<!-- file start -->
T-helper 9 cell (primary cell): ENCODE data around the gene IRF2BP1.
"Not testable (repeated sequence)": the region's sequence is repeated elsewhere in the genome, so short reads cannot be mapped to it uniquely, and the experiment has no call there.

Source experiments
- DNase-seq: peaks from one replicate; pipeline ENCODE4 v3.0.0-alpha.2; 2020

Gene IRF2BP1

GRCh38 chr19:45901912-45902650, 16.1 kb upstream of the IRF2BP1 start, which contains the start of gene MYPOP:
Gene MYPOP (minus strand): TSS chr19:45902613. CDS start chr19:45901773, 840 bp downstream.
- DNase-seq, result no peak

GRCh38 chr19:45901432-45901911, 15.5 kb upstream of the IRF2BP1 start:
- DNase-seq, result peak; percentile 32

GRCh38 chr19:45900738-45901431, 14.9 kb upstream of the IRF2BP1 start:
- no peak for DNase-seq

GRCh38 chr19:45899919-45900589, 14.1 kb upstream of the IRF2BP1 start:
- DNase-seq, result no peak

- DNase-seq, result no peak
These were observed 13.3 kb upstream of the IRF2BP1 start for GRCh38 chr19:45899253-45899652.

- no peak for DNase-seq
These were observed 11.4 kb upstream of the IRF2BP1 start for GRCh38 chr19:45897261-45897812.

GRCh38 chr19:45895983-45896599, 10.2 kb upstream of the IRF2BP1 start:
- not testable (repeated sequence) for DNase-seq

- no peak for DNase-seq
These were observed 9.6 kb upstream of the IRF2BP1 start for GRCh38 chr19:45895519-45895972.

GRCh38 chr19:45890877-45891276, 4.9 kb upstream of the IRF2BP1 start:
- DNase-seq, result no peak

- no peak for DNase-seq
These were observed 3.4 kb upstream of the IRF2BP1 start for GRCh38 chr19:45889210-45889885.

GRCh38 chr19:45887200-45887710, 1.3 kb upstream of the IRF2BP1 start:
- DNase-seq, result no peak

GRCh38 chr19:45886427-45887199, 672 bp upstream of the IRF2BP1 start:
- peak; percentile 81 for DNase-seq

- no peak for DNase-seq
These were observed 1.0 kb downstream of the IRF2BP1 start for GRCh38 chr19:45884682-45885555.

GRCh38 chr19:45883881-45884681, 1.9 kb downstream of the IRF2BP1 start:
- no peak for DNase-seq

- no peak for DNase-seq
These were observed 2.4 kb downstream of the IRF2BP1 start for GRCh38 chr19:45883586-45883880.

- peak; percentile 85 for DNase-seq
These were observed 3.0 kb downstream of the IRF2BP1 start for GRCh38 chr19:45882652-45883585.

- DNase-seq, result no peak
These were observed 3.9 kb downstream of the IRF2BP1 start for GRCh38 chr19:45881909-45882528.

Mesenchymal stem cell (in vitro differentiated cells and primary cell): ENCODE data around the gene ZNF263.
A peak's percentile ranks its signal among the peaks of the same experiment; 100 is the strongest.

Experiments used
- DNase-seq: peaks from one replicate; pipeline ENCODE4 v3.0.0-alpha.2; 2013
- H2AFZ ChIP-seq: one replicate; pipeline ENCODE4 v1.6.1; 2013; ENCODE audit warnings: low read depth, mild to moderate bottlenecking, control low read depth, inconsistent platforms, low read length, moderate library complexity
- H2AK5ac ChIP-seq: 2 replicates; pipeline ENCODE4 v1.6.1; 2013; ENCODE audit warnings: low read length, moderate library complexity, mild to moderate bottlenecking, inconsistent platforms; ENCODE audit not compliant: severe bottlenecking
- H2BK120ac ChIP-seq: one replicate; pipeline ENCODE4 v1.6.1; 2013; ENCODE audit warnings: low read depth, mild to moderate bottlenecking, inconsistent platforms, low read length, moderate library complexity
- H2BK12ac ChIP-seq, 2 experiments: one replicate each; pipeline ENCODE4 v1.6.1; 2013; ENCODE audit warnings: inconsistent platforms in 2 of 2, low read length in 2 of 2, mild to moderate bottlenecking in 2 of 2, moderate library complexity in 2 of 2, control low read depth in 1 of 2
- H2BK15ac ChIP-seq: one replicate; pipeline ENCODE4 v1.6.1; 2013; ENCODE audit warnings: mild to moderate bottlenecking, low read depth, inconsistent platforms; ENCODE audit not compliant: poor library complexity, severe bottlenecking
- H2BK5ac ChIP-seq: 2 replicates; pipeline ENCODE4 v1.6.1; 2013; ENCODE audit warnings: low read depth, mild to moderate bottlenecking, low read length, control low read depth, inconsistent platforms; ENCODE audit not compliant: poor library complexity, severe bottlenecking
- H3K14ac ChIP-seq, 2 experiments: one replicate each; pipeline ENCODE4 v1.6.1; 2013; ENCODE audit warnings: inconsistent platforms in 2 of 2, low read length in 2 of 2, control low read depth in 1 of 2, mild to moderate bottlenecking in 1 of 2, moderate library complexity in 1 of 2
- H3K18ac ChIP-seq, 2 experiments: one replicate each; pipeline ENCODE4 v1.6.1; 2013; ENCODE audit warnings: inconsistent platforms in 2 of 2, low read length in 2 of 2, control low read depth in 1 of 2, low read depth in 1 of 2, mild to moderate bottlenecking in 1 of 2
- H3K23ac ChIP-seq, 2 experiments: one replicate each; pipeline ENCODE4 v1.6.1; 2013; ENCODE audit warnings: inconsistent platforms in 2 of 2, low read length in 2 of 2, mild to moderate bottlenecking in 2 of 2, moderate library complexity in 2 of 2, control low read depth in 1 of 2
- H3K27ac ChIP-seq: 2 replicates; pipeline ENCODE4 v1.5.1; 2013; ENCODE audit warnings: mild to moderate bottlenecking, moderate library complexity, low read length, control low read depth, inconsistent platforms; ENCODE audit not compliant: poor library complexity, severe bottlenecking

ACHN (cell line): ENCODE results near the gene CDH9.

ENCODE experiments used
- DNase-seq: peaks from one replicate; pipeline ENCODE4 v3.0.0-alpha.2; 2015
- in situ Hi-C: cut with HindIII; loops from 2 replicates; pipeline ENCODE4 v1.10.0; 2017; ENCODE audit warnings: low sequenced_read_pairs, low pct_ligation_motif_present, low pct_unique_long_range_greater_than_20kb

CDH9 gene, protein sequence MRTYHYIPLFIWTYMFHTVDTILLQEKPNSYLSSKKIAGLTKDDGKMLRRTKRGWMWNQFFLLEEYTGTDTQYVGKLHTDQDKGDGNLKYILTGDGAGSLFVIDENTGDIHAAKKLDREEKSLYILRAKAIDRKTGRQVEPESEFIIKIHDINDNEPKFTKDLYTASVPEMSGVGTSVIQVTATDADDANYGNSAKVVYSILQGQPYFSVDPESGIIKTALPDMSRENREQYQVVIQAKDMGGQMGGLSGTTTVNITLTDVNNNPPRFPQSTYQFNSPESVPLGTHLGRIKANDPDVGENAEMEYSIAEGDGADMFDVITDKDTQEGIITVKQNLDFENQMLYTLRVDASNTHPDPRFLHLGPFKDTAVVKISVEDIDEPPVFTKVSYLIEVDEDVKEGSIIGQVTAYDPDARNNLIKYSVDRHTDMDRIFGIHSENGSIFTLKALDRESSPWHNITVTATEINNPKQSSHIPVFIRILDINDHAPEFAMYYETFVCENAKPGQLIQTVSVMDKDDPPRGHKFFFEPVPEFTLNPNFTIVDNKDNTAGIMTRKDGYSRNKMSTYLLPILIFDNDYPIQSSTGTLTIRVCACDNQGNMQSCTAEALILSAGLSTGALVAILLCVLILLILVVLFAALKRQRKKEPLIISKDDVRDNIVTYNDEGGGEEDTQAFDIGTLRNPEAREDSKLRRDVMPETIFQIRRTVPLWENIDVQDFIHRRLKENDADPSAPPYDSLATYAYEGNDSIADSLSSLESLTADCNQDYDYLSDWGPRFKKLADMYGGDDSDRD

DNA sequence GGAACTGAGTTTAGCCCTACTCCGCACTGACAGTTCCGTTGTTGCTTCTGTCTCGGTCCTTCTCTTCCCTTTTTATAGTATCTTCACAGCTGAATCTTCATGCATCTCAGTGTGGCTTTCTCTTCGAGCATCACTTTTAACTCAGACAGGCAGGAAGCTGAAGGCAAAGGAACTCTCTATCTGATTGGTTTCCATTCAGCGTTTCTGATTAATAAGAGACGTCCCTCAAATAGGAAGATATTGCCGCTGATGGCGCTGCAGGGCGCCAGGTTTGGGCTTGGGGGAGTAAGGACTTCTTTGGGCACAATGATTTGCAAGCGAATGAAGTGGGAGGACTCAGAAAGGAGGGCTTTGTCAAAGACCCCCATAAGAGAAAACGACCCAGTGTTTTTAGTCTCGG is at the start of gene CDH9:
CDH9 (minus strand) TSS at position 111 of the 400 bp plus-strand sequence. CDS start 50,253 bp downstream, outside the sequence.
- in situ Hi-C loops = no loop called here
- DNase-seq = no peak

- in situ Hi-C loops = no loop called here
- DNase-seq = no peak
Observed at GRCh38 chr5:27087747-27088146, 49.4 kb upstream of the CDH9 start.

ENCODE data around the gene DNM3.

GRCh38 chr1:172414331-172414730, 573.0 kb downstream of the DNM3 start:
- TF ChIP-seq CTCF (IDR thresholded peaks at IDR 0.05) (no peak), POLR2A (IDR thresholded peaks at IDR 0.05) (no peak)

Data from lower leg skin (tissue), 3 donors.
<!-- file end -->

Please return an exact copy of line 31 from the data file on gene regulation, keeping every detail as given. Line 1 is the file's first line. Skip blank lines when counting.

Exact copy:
- no peak for DNase-seq